According to New View Statistics, an ANOVA test “looks to see what the variation (variance) is within the groups, then works out how that variation would translate into variation (i.e. differences) between the groups, taking into account how many subjects there are in the groups.” [23] An ANOVA test is used when comparing more than two categories, making it the ideal statistical test for this study’s three categories. The formula is:

Anova Formula

where:

  • F = ANOVA coefficient
  • MST = Mean sum of squares due to treatment
  • MSE = Mean sum of squares due to error.

The formula for MST is given below:

Anova Formula

where:

  • SST = Sum of squares due to treatment
  • p = Total number of populations
  • n = The total number of samples in a population.

The formula for MSE is given below:

Anova Formula

where:

  • SSE = Sum of squares due to error
  • S = Standard deviation of the samples
  • N = Total number of observations.”[24]

On the other hand, an independent t-test compares the means of two unrelated groups determining whether the two groups are statistically significantly different from each other; it either proves or disproves the null hypothesis.[25] The null hypothesis for the t-tests in this study’s states that there is no difference in QOL levels between people with DS participating in sports and people with DS participating in sports and the fine arts. An independent t-test was used with the QOL scores between the two groups to see if there was a statistically significant difference between the two, proving one to have a higher chance of raising people with DS’s QOL. The formula for an independent t-test is below, mA and mB represent the means of groups, and nA and nB represent the size of the groups. S^2 is a method to find an estimate of the common variance of the groups.[25]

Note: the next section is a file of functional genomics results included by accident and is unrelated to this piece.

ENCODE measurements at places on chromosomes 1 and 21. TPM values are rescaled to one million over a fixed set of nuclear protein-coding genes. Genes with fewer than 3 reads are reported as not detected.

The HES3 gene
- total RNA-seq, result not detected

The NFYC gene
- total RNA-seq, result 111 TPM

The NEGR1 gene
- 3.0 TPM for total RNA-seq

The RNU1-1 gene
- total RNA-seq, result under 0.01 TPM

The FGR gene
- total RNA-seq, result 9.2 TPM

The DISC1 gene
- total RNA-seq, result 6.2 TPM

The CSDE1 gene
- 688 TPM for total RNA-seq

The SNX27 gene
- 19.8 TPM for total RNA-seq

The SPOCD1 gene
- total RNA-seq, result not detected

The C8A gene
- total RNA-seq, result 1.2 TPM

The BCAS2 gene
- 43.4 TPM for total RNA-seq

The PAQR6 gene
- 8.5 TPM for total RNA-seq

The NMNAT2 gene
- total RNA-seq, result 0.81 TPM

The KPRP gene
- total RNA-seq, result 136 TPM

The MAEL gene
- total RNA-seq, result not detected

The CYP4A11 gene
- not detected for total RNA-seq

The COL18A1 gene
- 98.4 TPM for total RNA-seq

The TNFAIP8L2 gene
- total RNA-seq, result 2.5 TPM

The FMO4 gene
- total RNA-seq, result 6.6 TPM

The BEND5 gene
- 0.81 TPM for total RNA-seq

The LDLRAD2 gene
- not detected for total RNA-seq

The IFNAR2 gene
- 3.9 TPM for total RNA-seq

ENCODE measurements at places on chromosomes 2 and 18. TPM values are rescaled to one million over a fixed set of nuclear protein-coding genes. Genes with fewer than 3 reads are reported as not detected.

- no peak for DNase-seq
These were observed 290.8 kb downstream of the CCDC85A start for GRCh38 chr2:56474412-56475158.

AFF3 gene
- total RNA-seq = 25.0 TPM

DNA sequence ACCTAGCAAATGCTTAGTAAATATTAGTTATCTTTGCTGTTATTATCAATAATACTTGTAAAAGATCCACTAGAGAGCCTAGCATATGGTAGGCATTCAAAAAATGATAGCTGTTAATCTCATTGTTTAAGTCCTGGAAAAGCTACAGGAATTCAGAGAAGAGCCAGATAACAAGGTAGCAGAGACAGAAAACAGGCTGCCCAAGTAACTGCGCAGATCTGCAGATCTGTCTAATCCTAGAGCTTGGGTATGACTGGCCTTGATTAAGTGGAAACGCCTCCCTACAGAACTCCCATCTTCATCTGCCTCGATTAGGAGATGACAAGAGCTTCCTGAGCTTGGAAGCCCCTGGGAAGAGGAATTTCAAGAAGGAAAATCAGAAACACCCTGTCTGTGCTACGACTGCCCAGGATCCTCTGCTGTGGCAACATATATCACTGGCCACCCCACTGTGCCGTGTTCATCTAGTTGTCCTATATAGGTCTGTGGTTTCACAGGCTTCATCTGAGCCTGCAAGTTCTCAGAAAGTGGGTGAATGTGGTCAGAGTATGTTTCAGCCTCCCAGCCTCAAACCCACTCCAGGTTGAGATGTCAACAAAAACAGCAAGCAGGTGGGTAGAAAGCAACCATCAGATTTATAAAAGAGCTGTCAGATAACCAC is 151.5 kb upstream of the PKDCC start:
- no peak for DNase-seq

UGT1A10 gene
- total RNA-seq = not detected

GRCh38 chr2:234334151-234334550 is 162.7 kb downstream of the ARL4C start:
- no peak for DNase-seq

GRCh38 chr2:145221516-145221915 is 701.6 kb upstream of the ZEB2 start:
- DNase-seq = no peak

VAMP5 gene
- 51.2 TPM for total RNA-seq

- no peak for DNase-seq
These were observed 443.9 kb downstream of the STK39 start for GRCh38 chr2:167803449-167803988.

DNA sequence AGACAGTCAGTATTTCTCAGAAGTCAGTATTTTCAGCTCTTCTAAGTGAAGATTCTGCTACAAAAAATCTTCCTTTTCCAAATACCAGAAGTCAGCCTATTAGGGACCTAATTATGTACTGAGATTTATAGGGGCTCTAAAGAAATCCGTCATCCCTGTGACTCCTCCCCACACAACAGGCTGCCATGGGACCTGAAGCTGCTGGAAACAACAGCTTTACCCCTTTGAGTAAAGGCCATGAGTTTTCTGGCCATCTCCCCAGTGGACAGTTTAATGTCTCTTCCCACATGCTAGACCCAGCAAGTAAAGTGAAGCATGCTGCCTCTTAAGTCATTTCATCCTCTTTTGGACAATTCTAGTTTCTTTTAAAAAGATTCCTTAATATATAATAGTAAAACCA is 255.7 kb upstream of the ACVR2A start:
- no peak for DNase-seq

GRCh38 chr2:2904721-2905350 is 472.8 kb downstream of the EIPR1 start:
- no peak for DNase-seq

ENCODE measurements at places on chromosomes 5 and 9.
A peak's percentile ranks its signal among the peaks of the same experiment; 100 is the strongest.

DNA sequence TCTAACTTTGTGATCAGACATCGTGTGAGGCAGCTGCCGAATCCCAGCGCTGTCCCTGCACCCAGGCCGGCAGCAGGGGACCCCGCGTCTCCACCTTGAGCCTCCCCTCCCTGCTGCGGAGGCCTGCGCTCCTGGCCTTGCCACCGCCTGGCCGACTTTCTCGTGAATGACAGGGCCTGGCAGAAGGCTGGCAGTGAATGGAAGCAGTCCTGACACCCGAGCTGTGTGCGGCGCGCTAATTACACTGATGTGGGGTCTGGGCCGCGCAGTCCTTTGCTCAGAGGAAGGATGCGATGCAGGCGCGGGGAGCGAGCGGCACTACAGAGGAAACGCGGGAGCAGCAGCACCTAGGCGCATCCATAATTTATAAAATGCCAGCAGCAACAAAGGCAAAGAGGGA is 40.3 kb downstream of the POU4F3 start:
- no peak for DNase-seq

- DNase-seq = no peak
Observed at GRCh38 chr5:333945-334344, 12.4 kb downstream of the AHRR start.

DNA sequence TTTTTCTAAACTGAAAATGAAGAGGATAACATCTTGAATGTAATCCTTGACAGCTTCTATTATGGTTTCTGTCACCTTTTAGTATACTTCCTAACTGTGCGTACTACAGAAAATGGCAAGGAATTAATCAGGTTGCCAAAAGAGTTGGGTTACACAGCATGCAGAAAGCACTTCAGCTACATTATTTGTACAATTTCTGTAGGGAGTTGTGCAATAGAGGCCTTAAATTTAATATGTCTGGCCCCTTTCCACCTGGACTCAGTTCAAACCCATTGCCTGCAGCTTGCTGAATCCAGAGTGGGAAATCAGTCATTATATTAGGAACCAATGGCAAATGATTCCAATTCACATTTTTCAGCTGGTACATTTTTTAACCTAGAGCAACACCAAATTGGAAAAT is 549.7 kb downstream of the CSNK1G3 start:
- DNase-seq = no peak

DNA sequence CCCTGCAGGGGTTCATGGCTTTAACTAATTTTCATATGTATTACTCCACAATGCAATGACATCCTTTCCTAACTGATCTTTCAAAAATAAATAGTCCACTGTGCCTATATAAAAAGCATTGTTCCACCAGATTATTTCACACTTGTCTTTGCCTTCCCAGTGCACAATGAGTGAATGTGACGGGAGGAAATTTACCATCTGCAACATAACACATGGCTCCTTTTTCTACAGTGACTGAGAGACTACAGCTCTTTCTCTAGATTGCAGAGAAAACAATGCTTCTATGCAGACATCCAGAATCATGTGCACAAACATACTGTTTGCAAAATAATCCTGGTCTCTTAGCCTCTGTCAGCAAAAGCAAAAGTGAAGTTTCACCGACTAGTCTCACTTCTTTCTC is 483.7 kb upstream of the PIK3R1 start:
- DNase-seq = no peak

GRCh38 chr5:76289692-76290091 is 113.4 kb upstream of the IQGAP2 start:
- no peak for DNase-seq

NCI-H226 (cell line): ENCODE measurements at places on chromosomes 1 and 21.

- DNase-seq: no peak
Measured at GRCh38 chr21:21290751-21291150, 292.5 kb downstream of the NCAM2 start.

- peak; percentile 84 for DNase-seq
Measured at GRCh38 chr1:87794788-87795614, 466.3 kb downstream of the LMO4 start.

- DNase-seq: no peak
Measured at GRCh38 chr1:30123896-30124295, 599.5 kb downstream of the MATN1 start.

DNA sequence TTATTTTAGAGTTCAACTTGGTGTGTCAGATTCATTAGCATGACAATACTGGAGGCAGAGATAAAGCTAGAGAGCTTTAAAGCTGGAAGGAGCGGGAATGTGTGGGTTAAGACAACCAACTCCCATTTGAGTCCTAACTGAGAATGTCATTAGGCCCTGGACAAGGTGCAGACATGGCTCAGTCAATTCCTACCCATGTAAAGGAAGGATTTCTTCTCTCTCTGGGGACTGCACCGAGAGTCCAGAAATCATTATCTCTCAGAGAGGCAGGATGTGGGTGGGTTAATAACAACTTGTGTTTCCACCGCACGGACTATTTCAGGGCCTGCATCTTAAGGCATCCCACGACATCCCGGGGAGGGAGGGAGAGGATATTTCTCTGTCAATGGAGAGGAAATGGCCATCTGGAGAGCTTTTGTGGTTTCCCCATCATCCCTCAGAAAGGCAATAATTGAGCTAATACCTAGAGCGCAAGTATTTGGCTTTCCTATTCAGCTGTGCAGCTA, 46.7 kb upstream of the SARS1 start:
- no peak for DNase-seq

The way the t-test determines if there is a statistically significant difference is by seeing if the absolute value of the t-test statistic (t) is greater than the critical value. The critical value is determined by the t-test table expressing the the percent of error allowed in relation to the degrees of freedom. The degrees of freedom is formula is below:

For this study the percent of error allowed is 0.05, meaning any number with a 5% or less chance of error is determined statistically significant. The percent of errors allowed are read left to right starting with the highest room for error, continuing to the lowest room for error; the lower the room for error, the more accurate the data is. The critical number is the number in the chart that is in the column of the choose percent of error and in the row of the degree of freedom, the critical values increase from left to right, so greater the t test statistic is, in relation to the critical value, the more accurate the data is said to be.[25]

Results